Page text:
This difference in the SICI between FM and depression suggest that these two disorders may have considerable overlaps in neuroplasticity processes, but the TMS patterns together with the distinct standard of dysfunction in the DPMS as well in the BDNF serum indicate that these two disorders have substantial differences in their pathophysiological mechanisms. This way, these results give support to understand differences in the cardinal symptoms of each one of these two disorders (i.e., fatigue, migratory pain, pain catastrophizing, etc.), which are prototypical symptoms of FM. Besides, it can help to personalize the therapeutic approach. Despite the absence of a FDA-approved neuromodulation protocol targeted to patients with comorbidity MDD and FM, the effectiveness of neuromodulatory techniques (i.e., tDCS and TMS) has been supported by consistent evidence to treat both FM and depression (Kauffmann et al., 2004; Antal et al., 2010; Brunoni et al., 2011; Marie, 2014; Fagerlund et al., 2015; Castillo-Saavedra et al., 2016; Cheng et al., 2018; Karina do Monte-Silva et al., 2019). Considering that these two disorders are frequently overlapped, it poses a considerable challenge to decide if it would be better to stimulate the M1 or the dorsal lateral prefrontal cortex for the treatment of pain accompanied by depression.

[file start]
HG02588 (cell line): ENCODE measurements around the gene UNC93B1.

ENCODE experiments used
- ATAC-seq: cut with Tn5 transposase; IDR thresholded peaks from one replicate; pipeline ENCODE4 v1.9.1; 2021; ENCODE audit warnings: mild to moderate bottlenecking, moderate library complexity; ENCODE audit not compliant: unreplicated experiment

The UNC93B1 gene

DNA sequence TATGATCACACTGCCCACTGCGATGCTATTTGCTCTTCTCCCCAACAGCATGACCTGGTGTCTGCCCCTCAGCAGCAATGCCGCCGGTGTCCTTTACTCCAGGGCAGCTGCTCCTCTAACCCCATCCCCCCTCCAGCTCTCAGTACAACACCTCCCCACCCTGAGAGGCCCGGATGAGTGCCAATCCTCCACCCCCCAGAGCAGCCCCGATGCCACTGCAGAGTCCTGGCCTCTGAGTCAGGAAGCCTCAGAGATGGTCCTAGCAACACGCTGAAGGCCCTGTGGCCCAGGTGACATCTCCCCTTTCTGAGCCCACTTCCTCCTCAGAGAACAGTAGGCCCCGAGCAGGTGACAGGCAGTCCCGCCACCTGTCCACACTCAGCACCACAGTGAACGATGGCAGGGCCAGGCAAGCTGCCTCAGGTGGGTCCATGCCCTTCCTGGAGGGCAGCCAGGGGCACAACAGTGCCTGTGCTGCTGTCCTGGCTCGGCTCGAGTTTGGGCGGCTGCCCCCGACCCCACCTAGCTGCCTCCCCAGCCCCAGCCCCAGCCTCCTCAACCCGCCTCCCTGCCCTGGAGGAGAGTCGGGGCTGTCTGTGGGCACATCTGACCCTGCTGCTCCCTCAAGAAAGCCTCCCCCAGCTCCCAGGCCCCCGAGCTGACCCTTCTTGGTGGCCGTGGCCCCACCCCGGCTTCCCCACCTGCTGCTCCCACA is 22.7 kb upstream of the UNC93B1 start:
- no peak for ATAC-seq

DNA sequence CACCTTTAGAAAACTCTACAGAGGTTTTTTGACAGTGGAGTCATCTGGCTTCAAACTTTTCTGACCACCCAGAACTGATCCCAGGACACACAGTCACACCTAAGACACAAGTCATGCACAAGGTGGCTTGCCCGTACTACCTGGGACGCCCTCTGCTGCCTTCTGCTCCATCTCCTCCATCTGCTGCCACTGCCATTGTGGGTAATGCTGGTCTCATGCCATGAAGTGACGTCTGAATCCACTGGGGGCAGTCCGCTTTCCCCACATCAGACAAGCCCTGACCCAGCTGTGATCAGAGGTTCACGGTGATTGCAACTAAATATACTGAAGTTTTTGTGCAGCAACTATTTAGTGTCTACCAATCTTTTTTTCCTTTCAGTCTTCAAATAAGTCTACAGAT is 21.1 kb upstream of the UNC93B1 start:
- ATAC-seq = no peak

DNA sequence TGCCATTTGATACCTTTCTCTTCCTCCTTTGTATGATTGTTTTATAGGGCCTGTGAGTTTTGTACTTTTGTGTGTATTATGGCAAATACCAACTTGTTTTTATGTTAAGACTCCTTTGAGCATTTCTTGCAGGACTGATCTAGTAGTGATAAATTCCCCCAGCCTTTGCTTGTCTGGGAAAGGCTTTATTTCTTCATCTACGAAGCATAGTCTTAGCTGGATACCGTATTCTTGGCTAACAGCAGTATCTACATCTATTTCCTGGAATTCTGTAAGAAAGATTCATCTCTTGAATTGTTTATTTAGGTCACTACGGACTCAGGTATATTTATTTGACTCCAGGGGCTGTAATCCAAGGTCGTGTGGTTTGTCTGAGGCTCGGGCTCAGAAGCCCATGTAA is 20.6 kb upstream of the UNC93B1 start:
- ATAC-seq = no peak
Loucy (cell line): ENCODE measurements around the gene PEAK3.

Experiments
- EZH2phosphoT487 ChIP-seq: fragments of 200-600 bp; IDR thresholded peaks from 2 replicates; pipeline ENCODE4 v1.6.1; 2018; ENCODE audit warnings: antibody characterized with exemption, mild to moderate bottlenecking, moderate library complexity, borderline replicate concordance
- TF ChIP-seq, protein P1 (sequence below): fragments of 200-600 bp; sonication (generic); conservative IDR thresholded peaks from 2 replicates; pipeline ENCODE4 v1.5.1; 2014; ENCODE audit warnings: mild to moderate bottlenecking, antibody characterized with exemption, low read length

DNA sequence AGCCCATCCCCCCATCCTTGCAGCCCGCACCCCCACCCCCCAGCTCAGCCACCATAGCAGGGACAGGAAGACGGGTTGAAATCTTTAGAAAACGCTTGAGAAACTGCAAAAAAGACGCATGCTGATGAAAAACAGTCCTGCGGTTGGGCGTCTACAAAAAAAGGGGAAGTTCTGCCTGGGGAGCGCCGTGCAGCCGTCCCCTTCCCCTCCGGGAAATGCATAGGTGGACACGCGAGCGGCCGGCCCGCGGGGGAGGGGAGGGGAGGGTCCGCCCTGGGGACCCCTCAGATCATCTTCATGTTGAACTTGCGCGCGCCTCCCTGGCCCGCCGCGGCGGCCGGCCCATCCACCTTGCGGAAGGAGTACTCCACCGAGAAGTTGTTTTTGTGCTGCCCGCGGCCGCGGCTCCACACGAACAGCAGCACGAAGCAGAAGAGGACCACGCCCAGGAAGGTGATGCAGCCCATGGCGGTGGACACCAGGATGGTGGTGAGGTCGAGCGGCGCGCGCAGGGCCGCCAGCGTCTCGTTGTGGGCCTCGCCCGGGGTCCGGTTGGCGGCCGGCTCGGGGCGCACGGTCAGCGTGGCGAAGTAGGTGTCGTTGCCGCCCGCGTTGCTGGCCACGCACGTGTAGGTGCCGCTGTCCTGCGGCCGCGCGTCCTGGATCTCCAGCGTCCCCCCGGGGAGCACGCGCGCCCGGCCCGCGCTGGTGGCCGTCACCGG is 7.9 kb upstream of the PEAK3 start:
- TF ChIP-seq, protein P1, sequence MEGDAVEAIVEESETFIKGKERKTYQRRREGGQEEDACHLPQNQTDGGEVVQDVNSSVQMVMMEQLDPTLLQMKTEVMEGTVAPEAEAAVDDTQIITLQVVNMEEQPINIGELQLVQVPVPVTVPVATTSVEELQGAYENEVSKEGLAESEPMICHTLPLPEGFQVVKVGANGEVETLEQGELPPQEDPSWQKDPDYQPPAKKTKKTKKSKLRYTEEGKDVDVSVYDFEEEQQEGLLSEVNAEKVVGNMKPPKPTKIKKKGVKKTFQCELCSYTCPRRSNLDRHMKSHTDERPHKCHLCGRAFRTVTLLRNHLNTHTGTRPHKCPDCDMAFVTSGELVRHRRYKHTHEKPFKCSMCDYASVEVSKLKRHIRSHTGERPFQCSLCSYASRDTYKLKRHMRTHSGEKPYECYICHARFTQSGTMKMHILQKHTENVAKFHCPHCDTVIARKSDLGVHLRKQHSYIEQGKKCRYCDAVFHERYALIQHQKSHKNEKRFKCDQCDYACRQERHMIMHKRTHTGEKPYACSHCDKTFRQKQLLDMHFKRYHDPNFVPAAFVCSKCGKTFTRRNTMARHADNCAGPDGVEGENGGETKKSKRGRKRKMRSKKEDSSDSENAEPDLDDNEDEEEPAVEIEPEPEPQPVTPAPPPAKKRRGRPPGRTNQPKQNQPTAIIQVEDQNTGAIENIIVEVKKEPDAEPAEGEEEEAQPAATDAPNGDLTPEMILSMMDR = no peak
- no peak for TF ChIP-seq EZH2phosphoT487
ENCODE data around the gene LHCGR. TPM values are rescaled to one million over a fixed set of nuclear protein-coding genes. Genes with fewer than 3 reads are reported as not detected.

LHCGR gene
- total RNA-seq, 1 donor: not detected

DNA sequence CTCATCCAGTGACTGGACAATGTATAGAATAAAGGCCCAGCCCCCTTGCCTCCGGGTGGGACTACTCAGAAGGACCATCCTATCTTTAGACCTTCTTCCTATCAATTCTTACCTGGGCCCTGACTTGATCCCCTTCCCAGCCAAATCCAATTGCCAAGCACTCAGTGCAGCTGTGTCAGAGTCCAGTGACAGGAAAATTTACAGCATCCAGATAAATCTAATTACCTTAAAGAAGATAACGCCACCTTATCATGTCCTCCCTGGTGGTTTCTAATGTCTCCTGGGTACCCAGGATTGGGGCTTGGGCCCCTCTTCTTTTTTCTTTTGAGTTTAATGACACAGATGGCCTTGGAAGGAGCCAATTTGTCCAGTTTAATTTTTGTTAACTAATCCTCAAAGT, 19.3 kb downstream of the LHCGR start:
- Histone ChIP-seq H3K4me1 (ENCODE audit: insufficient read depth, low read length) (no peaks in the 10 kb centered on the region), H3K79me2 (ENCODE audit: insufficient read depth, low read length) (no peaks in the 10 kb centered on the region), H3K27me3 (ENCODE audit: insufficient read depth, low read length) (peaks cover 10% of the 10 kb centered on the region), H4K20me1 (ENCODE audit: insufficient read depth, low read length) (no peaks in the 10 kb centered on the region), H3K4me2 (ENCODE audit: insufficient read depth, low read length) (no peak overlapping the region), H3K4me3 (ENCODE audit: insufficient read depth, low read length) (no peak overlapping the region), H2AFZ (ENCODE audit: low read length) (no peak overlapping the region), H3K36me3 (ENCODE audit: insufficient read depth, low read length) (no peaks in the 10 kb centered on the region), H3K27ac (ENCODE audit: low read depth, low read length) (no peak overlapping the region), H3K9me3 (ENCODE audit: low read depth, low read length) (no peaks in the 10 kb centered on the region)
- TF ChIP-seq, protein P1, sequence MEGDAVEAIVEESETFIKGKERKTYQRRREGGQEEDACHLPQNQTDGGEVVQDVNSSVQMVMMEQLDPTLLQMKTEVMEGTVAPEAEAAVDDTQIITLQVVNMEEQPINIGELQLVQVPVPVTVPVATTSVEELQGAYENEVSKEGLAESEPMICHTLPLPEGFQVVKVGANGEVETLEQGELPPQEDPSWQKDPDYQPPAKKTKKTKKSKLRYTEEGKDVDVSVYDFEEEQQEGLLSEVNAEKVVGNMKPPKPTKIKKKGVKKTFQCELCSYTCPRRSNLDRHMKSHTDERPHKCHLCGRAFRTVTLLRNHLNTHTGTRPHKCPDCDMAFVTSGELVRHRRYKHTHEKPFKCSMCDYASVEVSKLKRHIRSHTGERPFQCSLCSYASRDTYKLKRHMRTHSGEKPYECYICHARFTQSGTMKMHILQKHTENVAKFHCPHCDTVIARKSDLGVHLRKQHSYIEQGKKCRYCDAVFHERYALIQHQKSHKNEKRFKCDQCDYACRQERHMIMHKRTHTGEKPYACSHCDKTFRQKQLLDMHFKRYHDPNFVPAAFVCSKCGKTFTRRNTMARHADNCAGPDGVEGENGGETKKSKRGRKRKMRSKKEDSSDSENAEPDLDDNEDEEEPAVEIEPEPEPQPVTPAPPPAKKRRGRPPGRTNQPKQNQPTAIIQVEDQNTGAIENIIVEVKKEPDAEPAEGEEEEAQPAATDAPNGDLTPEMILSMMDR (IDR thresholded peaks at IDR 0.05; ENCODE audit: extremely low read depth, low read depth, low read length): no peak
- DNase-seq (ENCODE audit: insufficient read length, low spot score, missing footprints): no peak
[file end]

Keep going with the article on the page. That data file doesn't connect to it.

However, the interpretation of the SICI measure should consider that it is a low-threshold inhibition test elicited during paired-pulse TMS, which does not influence the descending corticospinal volleys (Di Lazzaro et al., 1999) neither alters spinal reflexes (Kujirai et al., 1993b). Thus, the SICI might be a tool to identify the cortical inhibition. However, the values of SICI should not be interpreted in isolation, since it is influenced by several factors such as the precision of measurement, the mechanism of pain (i.e., inflammatory vs. neuropathic pain), the severity of pain and the psychotropic medications, etc., Accordingly, the M1 may be an entry port to assess the complex pain-related neural network, also to understand the M1 role to inhibit or interrupt pain signals and as a measure to evaluate the cortical process on the neuroplasticity of chronic pain. This hypothesis finds support in a previous study, which showed that in FM a strong M1–ventral lateral thalamus connectivity at baseline predicted a more significant reduction in pain across tDCS treatment (Cummiford et al., 2016). A similar effect was found when the invasive chronic motor cortex stimulation decreased the thalamic hyperactivity in patients with thalamic pain (Tsubokawa et al., 1993). Aligned with this assumption, we found extensive literature showing that the transcranial stimulation (i.e., tDCS and TMS) might improve the disrupted neurochemical processes in chronic pain (Cheng et al., 2010).